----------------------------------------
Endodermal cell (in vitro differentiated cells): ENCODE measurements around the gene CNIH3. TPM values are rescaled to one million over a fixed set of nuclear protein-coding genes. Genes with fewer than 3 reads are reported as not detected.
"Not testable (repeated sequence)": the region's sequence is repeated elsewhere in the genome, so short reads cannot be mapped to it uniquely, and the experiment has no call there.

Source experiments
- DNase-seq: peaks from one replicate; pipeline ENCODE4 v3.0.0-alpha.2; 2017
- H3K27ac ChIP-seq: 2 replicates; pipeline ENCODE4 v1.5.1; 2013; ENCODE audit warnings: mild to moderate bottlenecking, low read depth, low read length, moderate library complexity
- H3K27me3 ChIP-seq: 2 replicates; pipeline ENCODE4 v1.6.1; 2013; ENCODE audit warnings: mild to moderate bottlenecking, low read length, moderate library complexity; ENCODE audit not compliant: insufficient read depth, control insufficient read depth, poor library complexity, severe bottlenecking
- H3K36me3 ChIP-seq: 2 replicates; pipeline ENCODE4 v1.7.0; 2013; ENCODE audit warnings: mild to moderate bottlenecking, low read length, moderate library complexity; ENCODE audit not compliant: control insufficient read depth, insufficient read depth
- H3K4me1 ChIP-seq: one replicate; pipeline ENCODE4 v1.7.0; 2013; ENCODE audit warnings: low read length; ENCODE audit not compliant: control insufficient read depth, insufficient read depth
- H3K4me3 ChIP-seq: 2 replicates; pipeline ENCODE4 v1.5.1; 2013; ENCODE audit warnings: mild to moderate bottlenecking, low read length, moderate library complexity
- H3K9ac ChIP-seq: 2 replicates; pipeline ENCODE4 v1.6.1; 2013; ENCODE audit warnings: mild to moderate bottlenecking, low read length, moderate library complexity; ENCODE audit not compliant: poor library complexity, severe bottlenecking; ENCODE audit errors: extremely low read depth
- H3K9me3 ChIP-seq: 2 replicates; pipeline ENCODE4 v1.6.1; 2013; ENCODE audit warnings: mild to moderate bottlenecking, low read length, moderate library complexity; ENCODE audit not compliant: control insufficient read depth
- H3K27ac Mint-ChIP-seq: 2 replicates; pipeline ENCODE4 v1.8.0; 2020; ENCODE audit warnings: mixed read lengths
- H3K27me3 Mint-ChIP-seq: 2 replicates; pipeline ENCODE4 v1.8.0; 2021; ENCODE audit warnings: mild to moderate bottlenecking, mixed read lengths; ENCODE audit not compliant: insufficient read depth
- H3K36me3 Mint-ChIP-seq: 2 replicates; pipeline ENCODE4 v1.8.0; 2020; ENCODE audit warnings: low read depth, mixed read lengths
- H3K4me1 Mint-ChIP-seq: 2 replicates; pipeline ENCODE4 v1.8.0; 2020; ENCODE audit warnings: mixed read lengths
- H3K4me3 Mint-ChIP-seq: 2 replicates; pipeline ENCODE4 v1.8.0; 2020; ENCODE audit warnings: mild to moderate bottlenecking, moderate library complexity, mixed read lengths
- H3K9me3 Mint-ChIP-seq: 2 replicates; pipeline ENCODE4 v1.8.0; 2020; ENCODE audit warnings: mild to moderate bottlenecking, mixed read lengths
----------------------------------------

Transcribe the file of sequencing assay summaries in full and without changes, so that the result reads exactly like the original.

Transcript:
Endodermal cell (in vitro differentiated cells): ENCODE measurements around the gene CNIH3. TPM values are rescaled to one million over a fixed set of nuclear protein-coding genes. Genes with fewer than 3 reads are reported as not detected.
"Not testable (repeated sequence)": the region's sequence is repeated elsewhere in the genome, so short reads cannot be mapped to it uniquely, and the experiment has no call there.

Source experiments
- DNase-seq: peaks from one replicate; pipeline ENCODE4 v3.0.0-alpha.2; 2017
- H3K27ac ChIP-seq: 2 replicates; pipeline ENCODE4 v1.5.1; 2013; ENCODE audit warnings: mild to moderate bottlenecking, low read depth, low read length, moderate library complexity
- H3K27me3 ChIP-seq: 2 replicates; pipeline ENCODE4 v1.6.1; 2013; ENCODE audit warnings: mild to moderate bottlenecking, low read length, moderate library complexity; ENCODE audit not compliant: insufficient read depth, control insufficient read depth, poor library complexity, severe bottlenecking
- H3K36me3 ChIP-seq: 2 replicates; pipeline ENCODE4 v1.7.0; 2013; ENCODE audit warnings: mild to moderate bottlenecking, low read length, moderate library complexity; ENCODE audit not compliant: control insufficient read depth, insufficient read depth
- H3K4me1 ChIP-seq: one replicate; pipeline ENCODE4 v1.7.0; 2013; ENCODE audit warnings: low read length; ENCODE audit not compliant: control insufficient read depth, insufficient read depth
- H3K4me3 ChIP-seq: 2 replicates; pipeline ENCODE4 v1.5.1; 2013; ENCODE audit warnings: mild to moderate bottlenecking, low read length, moderate library complexity
- H3K9ac ChIP-seq: 2 replicates; pipeline ENCODE4 v1.6.1; 2013; ENCODE audit warnings: mild to moderate bottlenecking, low read length, moderate library complexity; ENCODE audit not compliant: poor library complexity, severe bottlenecking; ENCODE audit errors: extremely low read depth
- H3K9me3 ChIP-seq: 2 replicates; pipeline ENCODE4 v1.6.1; 2013; ENCODE audit warnings: mild to moderate bottlenecking, low read length, moderate library complexity; ENCODE audit not compliant: control insufficient read depth
- H3K27ac Mint-ChIP-seq: 2 replicates; pipeline ENCODE4 v1.8.0; 2020; ENCODE audit warnings: mixed read lengths
- H3K27me3 Mint-ChIP-seq: 2 replicates; pipeline ENCODE4 v1.8.0; 2021; ENCODE audit warnings: mild to moderate bottlenecking, mixed read lengths; ENCODE audit not compliant: insufficient read depth
- H3K36me3 Mint-ChIP-seq: 2 replicates; pipeline ENCODE4 v1.8.0; 2020; ENCODE audit warnings: low read depth, mixed read lengths
- H3K4me1 Mint-ChIP-seq: 2 replicates; pipeline ENCODE4 v1.8.0; 2020; ENCODE audit warnings: mixed read lengths
- H3K4me3 Mint-ChIP-seq: 2 replicates; pipeline ENCODE4 v1.8.0; 2020; ENCODE audit warnings: mild to moderate bottlenecking, moderate library complexity, mixed read lengths
- H3K9me3 Mint-ChIP-seq: 2 replicates; pipeline ENCODE4 v1.8.0; 2020; ENCODE audit warnings: mild to moderate bottlenecking, mixed read lengths